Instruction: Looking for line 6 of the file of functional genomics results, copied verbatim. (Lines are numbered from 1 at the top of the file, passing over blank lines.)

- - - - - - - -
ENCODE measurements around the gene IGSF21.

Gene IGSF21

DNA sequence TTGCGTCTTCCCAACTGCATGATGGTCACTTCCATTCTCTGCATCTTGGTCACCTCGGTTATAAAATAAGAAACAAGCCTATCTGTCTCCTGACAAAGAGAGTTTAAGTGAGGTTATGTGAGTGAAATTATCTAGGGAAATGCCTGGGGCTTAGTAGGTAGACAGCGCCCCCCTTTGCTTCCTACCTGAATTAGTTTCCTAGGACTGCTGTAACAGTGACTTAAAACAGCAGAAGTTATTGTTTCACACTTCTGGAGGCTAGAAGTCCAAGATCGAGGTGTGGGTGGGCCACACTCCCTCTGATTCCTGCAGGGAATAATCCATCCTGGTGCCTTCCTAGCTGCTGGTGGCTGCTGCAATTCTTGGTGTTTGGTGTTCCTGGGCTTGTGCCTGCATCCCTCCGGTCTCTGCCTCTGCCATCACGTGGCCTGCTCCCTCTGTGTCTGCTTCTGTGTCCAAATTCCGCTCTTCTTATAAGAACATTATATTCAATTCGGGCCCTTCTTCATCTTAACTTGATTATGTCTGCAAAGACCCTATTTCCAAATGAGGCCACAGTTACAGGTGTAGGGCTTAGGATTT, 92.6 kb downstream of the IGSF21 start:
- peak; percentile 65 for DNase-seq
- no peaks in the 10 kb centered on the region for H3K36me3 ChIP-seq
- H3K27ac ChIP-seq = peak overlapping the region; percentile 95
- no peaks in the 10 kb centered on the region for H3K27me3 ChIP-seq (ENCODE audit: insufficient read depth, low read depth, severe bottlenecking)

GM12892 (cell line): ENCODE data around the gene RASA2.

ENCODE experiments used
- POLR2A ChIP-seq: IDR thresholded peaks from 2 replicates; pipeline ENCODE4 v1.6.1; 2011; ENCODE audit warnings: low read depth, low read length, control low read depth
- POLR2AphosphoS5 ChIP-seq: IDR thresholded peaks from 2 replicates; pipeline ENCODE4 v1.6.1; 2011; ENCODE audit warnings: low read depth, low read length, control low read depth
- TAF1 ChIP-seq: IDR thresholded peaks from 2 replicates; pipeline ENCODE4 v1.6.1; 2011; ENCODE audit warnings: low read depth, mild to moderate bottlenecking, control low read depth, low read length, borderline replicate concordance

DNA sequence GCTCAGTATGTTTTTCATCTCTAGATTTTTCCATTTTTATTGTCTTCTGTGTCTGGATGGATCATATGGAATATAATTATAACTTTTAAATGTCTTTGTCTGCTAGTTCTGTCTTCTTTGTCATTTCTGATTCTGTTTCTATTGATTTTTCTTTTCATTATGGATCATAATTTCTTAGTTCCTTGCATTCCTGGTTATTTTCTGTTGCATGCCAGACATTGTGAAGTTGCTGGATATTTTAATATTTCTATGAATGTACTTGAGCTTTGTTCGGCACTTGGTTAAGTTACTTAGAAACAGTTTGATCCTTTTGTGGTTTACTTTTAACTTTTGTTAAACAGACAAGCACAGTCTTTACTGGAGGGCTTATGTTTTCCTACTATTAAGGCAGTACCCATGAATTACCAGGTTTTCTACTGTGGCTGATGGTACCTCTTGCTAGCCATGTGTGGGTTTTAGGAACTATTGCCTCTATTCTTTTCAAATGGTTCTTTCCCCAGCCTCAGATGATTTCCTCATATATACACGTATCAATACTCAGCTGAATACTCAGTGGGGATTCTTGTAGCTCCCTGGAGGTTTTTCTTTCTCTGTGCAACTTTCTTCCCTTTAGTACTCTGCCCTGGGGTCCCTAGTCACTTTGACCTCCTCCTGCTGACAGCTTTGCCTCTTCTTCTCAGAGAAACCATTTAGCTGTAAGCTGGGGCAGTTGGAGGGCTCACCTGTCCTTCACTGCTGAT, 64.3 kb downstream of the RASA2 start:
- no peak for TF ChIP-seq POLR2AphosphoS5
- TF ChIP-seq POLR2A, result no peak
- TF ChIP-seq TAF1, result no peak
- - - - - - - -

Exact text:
- H3K27ac ChIP-seq = peak overlapping the region; percentile 95